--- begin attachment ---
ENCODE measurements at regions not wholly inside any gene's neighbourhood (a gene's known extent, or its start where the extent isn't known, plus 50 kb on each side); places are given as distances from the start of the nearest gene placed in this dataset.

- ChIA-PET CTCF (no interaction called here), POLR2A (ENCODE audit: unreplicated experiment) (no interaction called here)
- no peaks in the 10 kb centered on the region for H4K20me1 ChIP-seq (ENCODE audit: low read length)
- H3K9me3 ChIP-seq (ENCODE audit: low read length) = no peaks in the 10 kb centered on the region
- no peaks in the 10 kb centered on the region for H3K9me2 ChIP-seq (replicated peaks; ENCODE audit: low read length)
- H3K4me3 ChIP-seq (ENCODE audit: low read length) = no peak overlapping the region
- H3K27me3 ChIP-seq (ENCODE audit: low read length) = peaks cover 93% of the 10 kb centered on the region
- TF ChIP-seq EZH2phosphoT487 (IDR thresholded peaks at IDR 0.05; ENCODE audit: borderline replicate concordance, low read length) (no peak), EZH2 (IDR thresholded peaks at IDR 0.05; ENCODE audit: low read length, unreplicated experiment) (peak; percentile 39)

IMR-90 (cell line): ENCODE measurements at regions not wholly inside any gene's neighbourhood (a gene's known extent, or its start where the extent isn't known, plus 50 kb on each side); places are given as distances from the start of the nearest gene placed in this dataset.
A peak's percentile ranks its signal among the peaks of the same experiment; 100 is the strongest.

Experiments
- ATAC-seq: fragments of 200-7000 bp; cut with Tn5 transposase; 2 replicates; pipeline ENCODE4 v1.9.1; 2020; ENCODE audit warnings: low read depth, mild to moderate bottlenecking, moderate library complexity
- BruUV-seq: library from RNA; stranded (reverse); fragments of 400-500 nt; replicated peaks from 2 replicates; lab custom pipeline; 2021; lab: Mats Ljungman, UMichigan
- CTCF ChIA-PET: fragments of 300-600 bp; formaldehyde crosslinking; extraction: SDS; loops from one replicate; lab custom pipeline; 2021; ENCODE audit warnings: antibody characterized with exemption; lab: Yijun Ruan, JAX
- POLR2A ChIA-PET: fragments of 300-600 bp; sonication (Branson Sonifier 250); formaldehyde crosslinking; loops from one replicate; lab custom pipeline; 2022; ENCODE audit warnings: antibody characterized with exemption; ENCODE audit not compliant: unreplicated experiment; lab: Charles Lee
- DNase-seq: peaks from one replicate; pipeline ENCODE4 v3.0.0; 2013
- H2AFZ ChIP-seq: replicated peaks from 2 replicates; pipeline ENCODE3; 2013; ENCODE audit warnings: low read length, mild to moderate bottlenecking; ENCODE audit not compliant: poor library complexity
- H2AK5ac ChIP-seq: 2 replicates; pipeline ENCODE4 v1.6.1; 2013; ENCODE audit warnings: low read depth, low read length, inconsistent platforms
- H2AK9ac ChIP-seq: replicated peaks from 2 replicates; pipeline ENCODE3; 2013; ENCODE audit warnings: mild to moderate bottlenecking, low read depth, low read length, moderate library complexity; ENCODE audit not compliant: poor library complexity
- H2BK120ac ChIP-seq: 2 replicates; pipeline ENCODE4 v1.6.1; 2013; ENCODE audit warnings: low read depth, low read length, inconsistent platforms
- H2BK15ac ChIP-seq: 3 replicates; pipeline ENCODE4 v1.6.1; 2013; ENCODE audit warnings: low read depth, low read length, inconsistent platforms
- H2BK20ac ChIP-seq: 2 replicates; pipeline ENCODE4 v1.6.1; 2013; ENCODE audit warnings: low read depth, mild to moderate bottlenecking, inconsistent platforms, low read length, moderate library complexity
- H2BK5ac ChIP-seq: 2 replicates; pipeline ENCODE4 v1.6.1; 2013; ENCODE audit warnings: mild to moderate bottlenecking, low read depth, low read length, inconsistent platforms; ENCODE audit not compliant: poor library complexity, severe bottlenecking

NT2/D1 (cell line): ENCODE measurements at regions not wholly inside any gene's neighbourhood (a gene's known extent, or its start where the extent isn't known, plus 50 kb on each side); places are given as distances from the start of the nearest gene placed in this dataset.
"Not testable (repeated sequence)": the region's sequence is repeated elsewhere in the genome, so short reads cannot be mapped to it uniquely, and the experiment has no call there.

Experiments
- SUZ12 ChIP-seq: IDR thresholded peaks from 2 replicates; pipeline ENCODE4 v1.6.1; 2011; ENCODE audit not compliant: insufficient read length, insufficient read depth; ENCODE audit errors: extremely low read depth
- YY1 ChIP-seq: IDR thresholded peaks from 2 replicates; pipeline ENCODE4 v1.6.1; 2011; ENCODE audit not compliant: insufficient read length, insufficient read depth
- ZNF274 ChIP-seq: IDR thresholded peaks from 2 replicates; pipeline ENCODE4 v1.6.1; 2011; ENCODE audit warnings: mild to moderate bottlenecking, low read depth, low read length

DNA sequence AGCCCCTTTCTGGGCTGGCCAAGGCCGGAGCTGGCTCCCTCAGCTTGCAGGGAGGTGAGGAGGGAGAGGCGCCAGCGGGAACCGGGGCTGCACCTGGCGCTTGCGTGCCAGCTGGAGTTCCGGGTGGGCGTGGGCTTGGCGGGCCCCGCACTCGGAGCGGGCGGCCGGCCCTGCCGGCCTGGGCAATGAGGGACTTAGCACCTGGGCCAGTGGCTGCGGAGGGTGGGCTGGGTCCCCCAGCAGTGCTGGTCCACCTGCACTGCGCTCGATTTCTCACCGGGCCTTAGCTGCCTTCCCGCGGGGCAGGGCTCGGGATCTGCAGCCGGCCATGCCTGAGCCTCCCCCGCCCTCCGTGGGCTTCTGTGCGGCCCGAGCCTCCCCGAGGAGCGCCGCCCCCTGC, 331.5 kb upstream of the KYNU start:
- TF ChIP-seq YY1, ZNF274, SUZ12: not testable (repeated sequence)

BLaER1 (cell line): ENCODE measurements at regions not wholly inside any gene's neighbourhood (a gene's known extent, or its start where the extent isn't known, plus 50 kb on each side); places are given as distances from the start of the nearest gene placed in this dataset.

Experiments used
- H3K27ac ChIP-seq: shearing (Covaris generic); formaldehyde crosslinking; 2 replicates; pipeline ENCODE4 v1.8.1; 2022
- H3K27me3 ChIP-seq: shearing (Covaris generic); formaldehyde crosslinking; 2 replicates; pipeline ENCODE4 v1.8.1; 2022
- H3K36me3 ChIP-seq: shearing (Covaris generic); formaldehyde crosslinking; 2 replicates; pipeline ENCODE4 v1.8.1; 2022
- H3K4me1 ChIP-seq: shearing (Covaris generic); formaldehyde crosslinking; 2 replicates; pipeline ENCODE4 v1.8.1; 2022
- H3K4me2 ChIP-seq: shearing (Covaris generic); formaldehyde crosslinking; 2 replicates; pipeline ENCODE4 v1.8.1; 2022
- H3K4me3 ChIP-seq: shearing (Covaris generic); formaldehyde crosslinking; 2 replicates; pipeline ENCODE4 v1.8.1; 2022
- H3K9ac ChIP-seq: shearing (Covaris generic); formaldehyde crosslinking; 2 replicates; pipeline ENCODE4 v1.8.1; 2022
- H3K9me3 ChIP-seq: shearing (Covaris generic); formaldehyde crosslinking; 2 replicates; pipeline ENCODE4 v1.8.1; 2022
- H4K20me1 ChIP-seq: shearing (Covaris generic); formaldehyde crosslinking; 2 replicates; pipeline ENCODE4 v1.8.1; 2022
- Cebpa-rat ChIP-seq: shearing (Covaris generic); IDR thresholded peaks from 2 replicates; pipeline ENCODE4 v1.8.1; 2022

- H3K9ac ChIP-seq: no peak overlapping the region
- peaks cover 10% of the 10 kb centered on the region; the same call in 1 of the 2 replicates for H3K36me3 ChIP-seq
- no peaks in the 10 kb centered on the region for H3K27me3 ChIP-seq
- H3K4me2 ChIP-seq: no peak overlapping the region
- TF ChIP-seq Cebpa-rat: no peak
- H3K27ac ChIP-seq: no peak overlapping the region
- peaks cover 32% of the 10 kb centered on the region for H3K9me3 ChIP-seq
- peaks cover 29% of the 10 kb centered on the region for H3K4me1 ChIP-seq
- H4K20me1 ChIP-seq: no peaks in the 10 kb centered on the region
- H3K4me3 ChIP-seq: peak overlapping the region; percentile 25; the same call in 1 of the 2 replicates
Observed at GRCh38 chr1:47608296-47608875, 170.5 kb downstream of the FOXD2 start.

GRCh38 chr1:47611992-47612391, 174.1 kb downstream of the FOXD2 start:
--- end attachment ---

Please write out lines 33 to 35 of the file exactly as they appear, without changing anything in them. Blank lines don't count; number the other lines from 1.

Experiments used
- H3K27ac ChIP-seq: shearing (Covaris generic); formaldehyde crosslinking; 2 replicates; pipeline ENCODE4 v1.8.1; 2022
- H3K27me3 ChIP-seq: shearing (Covaris generic); formaldehyde crosslinking; 2 replicates; pipeline ENCODE4 v1.8.1; 2022